Thursday, April 28, 2011

A Lapse

 I can't believe I let my own blog languish for so long, but the title of the last entry says it all.  We still haven't found a bread baker, and have finally resorted to training our new a.m. pastry cook on bread baking.  She keeps protesting that she doesn't have much interest, no experience and is happy where she is, but I'm sorry to have to say too bad!  It's only two days a week--soon to be three--and she'll just have to suck it up!  It's bread!  It's important!  And I can't keep doing it, along with everything else I have to do.  And as you can see, it's kept me from blogging.
  But now you can also see what I've been doing instead!  I've planted the front flower beds with pink, purple and white perennials, and they're doing lovely.  I discovered a wonderful secret:  at the back of Lowe's gardening department are the racks of plants on their last legs, plants that need some TLC and water, but are marked down by 50-75%.  I bought a buggy full a couple of weeks ago, and they are doing just fine.
  A few weeks ago, I had a dream about a yellow and orange garden in the strip of dirt and weeds between the street and the sidewalk in front of my house.  I thought and planned while I baked and kneaded, and last week, I took action.  I scalped the weeds as low as I could, then covered the strip with landscaping cloth.  I filled the space with about 20 bags of top soil and planted seeds of cosmos, zinnias, sunflowers, marigolds and nasturtiums.  I watered every day, and on Monday this week, noticed the cosmos popping out while I watered.  As I examined them, a man in a florescent vest and hard hat came up and asked me what kind of roses I was growing.  They're Knock Out roses, and they are covered in blooms right now.
  After our rosy chat, he told me they would be digging up my median garden the next day.  He told me they'd pull the landscape fabric back, dig up the sewer line to replace it and put the fabric back.  I was pretty upset, but figured it was only about one-fourth of it, not horrible.
  Except that he lied.  They did pull back the fabric, about as far as he said they would, but then they set all their equipment on the rest of the strip.  They walked on it, they drove their tractors and front loaders onto it, they trampled every square inch of it.  And then they dug away three-quarters of the slope, where my hellebores were having a wonderful time blooming, along with the columbines that were just getting going.   When I saw them digging away under the red maple, I came out to look.  The roots to the maple were exposed and the hellebores and columbines were gone, in a pile of red clay on a tarp on the sidewalk.
  They saw my shocked face and said, "Don't worry!  We'll put it back!"  "Even the hellebores?" I asked.  Blank looks all around.  No, they just meant the dirt.  They'd put the dirt back.  No photos; I was too upset.  At least the weeds are gone, too, and I have a blank slate to plant, which is what I'll do today.  While the rest of the slope is wet from the tons of rain we've received in the last couple of days, I'll go pull weeds and run to the nursery to get shade-loving plants, maybe even some hellebores marked down, since they're past their blooming cycle now.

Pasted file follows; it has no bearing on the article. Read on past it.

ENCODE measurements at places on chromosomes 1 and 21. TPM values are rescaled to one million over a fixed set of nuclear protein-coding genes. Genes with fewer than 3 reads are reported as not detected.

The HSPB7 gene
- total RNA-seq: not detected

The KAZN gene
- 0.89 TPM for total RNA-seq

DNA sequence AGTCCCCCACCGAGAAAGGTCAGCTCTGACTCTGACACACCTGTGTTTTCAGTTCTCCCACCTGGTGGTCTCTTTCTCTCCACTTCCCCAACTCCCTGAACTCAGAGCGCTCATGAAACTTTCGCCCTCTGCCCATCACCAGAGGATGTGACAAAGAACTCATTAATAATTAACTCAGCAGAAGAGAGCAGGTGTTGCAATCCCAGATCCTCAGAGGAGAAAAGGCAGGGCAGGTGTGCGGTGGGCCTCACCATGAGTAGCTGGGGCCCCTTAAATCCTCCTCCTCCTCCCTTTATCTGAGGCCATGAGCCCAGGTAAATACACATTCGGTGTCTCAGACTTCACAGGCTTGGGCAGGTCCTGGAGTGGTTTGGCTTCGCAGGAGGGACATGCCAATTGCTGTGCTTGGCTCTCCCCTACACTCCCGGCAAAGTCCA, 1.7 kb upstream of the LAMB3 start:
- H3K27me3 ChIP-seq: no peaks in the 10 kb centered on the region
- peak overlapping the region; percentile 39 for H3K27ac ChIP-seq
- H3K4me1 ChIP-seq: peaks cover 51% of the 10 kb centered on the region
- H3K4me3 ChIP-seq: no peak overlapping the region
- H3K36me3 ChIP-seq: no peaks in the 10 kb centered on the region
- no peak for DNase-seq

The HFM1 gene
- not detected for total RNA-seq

As the sewer rebuilders move down the street, disrupting other peoples' lives, I'll be outside renewing my slope in the next few days.  I've taken five days off from work, and will be recharging my batteries before the next onslaught of cooking schools.  Patricia Wells will be at the farm next week, teaching fresh French meals, followed by a huge wedding, which is followed by a very exciting event:  Alain Ducasse is coming to teach a cooking school!  We are all anxious and excited to meet him, and to work with him.  There are some pretty spectacular cooking schools this year, but this is the one we've all been looking forward to.  I'll definitely post photos and news when that happens!
  For now, it's back to the looms, where the turned overshot dog of a warp is now in the trash.  I just couldn't save it!  And the shawl is two motifs in, very exciting!  And I've started to wind the warp for the shag rugs.  The plan is to get one done in time for my son's birthday, and the rest will be for Christmas gifts for the rest of the family.  Gotta get out!  The sun is coming up!  Happy Earth Day!



5 comments:

Theresa said...

I know it's a real pain to have those construction things
happen to the edges of your property, but on balance, sewer or flowers, I think I'd take a working waste line any time.
Bummer on the bread baker.

Linda said...

They are men. They probably didn't even see the flowers! At least they will put the dirt back. When we had the gas line put in here about 16 years ago they promised to come back and fix the yard. I am still waiting! I did it myself after a few months and deducted some off the bill. Hee, hee. They didn't say a word! I did enclose receipts. When we had the gas line put in at the studio they made the same promise. I called them on that and told them my past experience. The woman wanted to know how long had it been since the other line went in. I told her 16 years!! She didn't have anything to say. The line at the studio went in at the end of last summer. Guess what? They haven't been back. Guess I will be fixing that lawn, too.

LA said...

I understand about pitching the warp...I had one that went that way! A person can only take on so many battles. Sorry about the flowers...but at least it's done now and you can replant before it gets too hot.

Bonnie said...

Sometimes that is all you can do on a warp like that. Sorry about your garden. Workers are heartless.

Sharon said...

I hope you'll post about the cooking schools. They sound really interesting. As for baking, I can't imagine not being interested in baking bread - just the smell of it baking should be interest enough.